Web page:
Food Bias: How Diet Culture Tries to Tell Us What to Eat

Caitlin Beale, MS, RDN, discusses the expanded reach of diet culture and how it affects our food choices and relationship with food.

A grouping of "healthy" foods, including bananas, vegetables, and organic items
Caitlin Beale, MS, RDN
— Signos
Health & Nutrition Writer
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Updated by

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Science-based and reviewed

June 11, 2024
February 16, 2022
— Updated:

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We receive messages about food and diet all day long, and whether we are aware or not, this information influences our food choices. Some of the information is helpful or empowering, but a lot of it perpetuates a false narrative about food that can affect our eating habits.

Food bias refers to the opinions and preferences surrounding food—both unconscious and conscious—that influence what we eat.

A previous Signos article examined diet culture and weight bias (start there if you missed it). In this article, we will discuss the expanded reach of diet culture and how it affects our food choices and relationship with food.

As a reminder, diet culture refers to the message that thinness and dieting are revered over anything else. Diet culture impacts our views about body size and weight, creating a morally superior or better than view of thin versus people in larger bodies.

It's no surprise then that the impact of diet culture also influences attitudes about food and nutrition. In reality, your diet is simply the food you eat every day. But diet culture has hijacked the meaning of the word diet, and suddenly what we eat becomes a much more complex subject. 

Let's take a closer look at how diet culture influences our food choices, even when we may not be aware it's happening.

What Is Food Bias?

Being biased means you are disproportionately for or against something or someone in a way that isn't necessarily true. So food bias suggests that we make food decisions or follow a specific diet because we've somehow received the message that it's better or worse for us, even without the evidence.

It's what makes us categorize foods as “bad” or “good” and feel equally good or bad about ourselves after eating them. Even well-meaning health messages about food can lead to food bias that the food and diet industry capitalizes on to advertise and influence our choices.

Food bias can trick us into choosing food because we believe it's better for us. It can also be used as a diet culture tool that suggests certain foods are off-limits, leading to disordered eating habits (discussed in more detail below).

Even how a food looks can influence whether we think it's healthy. A study found that when people looked at food pictures or samples, visually appealing food was more likely to be rated as healthy and lower in fat and calories. The study author suggested that people considered prettier food more natural, a clear example of food bias.

Food Bias Ignores Our Differences 

The tricky thing about food and nutrition is that there isn't one perfect way to eat. Foundationally, nutrients like vegetables, fiber, and protein are healthy for nearly everyone. But the ideal eating pattern can look very different depending on your personal response.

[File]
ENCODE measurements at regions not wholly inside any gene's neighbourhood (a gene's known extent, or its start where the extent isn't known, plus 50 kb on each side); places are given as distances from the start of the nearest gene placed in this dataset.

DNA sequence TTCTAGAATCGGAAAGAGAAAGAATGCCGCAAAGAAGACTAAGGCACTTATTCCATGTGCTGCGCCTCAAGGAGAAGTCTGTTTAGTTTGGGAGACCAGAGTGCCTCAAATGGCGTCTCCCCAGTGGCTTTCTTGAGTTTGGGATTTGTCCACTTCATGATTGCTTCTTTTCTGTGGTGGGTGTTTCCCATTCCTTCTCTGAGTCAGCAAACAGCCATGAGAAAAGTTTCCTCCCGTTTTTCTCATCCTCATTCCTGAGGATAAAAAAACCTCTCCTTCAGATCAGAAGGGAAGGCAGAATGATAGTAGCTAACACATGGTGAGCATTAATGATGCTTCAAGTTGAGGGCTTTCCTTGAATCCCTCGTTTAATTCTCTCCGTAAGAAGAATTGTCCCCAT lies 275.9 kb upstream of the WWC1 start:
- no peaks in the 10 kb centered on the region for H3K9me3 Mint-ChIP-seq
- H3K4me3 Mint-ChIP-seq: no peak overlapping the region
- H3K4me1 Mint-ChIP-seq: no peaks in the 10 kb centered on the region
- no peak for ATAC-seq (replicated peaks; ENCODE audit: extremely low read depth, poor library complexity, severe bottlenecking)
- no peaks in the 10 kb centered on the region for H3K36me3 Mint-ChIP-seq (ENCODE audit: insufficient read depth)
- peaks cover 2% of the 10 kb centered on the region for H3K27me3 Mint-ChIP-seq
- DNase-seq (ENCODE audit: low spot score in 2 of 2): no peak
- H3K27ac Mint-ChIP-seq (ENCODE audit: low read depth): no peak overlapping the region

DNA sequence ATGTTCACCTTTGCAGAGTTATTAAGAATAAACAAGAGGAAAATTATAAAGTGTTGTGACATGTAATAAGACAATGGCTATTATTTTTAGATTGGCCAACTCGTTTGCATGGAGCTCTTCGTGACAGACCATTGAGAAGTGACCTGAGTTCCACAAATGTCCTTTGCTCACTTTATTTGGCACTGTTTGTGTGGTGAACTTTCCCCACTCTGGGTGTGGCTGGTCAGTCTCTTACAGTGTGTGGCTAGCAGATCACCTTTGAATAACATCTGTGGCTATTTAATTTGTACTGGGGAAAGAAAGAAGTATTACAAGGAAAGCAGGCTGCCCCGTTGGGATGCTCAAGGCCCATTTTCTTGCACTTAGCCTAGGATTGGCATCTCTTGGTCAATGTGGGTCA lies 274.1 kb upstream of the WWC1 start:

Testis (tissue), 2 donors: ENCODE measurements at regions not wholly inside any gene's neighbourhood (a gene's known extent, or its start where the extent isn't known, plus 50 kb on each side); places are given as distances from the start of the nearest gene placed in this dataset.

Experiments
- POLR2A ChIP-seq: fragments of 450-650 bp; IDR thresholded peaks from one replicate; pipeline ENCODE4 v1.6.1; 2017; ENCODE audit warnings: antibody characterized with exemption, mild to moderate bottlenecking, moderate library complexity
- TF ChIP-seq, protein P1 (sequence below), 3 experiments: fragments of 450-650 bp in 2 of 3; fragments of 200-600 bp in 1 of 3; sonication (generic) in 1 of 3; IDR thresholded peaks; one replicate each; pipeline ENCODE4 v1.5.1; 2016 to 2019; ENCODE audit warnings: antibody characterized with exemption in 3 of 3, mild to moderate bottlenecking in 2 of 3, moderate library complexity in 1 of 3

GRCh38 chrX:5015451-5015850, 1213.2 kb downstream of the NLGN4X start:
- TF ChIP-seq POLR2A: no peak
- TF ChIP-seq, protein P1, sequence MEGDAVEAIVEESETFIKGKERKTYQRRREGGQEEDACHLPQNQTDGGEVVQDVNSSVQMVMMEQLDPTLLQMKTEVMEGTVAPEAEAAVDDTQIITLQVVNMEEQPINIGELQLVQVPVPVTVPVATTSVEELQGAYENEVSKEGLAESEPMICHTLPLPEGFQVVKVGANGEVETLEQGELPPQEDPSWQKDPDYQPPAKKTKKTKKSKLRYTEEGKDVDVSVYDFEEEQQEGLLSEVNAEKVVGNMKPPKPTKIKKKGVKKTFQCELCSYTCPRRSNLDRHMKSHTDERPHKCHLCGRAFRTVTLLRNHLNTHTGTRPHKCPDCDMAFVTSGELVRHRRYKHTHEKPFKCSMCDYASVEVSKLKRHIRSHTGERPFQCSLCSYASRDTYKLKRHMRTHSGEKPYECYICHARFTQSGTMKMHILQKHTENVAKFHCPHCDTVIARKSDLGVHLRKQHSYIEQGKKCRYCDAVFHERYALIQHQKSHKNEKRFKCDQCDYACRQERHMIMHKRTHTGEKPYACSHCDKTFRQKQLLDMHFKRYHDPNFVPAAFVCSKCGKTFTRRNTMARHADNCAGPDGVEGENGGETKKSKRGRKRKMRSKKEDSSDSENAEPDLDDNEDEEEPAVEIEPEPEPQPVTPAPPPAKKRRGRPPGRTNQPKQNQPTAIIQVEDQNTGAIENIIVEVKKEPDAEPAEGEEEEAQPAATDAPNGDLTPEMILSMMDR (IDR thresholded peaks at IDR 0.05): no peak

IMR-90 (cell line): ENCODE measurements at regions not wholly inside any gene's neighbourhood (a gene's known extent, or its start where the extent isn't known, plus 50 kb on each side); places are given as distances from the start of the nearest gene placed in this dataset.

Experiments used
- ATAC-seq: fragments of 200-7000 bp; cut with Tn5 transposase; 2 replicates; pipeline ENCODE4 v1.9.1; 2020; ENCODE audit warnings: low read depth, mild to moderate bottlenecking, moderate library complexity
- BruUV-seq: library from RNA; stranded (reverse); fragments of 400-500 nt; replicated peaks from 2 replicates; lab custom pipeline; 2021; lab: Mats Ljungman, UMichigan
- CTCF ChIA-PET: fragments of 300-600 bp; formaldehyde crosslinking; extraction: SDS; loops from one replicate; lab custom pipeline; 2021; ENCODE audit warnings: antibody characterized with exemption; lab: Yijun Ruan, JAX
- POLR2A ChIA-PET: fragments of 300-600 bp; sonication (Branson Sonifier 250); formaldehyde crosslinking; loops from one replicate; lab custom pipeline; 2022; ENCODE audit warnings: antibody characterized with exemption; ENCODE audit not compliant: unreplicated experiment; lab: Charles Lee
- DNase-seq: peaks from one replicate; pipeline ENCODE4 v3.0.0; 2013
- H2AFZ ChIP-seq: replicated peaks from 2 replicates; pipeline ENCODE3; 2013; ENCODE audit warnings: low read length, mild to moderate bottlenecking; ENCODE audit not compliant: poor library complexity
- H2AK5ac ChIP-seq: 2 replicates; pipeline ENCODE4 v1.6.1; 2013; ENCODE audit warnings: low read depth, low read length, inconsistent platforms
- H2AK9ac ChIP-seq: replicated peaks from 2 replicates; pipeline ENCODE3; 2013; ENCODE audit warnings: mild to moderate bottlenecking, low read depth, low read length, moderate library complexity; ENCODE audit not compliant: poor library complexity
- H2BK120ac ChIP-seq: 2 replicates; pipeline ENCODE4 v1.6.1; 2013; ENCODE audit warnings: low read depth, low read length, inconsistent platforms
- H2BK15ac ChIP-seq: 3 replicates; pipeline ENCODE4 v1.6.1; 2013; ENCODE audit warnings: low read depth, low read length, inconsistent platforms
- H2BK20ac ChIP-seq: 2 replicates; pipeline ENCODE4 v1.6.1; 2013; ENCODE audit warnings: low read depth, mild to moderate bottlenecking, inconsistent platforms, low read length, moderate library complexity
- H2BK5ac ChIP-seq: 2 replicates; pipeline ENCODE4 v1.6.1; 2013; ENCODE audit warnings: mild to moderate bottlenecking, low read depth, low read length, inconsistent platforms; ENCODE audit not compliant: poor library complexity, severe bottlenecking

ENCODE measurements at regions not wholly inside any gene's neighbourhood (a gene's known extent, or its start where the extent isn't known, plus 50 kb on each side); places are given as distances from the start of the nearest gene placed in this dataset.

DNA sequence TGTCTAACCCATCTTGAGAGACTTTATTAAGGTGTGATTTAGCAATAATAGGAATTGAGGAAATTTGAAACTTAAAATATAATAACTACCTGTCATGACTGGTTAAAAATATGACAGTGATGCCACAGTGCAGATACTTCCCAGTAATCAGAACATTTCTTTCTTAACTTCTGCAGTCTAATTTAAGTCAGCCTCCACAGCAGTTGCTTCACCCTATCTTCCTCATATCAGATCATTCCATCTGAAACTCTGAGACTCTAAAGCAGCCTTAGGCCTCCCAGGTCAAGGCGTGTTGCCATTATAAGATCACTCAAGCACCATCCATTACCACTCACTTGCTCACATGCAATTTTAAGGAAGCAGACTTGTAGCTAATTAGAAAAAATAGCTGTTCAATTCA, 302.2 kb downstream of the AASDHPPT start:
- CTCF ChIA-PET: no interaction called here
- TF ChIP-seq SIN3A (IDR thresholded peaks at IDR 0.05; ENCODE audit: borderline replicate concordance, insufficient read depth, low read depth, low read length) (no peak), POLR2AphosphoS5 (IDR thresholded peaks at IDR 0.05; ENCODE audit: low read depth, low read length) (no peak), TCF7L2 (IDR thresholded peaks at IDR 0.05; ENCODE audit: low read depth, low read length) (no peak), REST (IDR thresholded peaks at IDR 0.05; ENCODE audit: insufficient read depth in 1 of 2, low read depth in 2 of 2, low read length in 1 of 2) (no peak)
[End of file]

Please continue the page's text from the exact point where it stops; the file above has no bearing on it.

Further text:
Not everyone follows a Western eating pattern, so food bias can impact the perception of food from other cultures as unhealthy simply because it looks different. People have even evolved to eat differently depending on cultural heritage and genetics. 

For example, the Inuit people from Greenland follow a very high-fat diet, which would usually be linked to cardiovascular disease. Food biases could automatically assume this eating pattern was unhealthy. But over time, the Inuit genes have adapted to metabolize fat in a way that protects them against heart disease, so the high-fat diet pattern works for this population.

Food bias ignores an individual's response to food and assumes everyone should be eating the same way, just as diet culture believes the pursuit of being thin is the only way to achieve health.

Food Bias and Diet Culture

Food bias and diet culture go hand in hand. As discussed in part one, diet culture places the thin ideal on a morally superior pedestal. Similar thought patterns are seen with food bias. If you choose to eat or avoid a specific food, you are better than those who don't make that choice.

Think about the comments you may get if you decide not to order dessert or bring a salad to work. "Oh, you're being so good." Or, oppositely, overeating can bring up less-than-kind internal thoughts. "Ugh, I've been so bad today." 

Diet culture says you are more of an in-control, successful person if you can restrain from eating certain foods. Or in other words, if you only eat certain foods considered “good,” you are better than someone who may make different choices. 

What Are Some Examples of Food Bias?

There are several ways food bias sneaks off the grocery shelves and into our psyche:

The Health Halo 

The health halo is a bias that categorizes a product as automatically healthy based on specific phrases or characteristics.

Certain words like all-natural or gluten-free are used to give a food the appearance of being a better choice. Some people benefit from or need to follow gluten-free diets. Still, when these labels are thrown onto foods like cookies, it makes it easier to believe subconsciously that the cookie is healthier because it's gluten-free. But a cookie is still a cookie. 

One study found that adding the word natural to a food label made subjects believe the food contained fewer calories and was healthier than the exact same product without the natural label.

Greenwashing is another example of a health halo. Greenwashing uses the growing concern with health and sustainability to push products and make them seem more environmentally friendly. 

There are legitimate food labels that indicate ecologically conscious practices like Certified B Corp or Fair Trade Certified. Still, vague labels mean virtually nothing because there isn't an actual certification, but consumers may purchase it thinking they are making a sustainable food choice.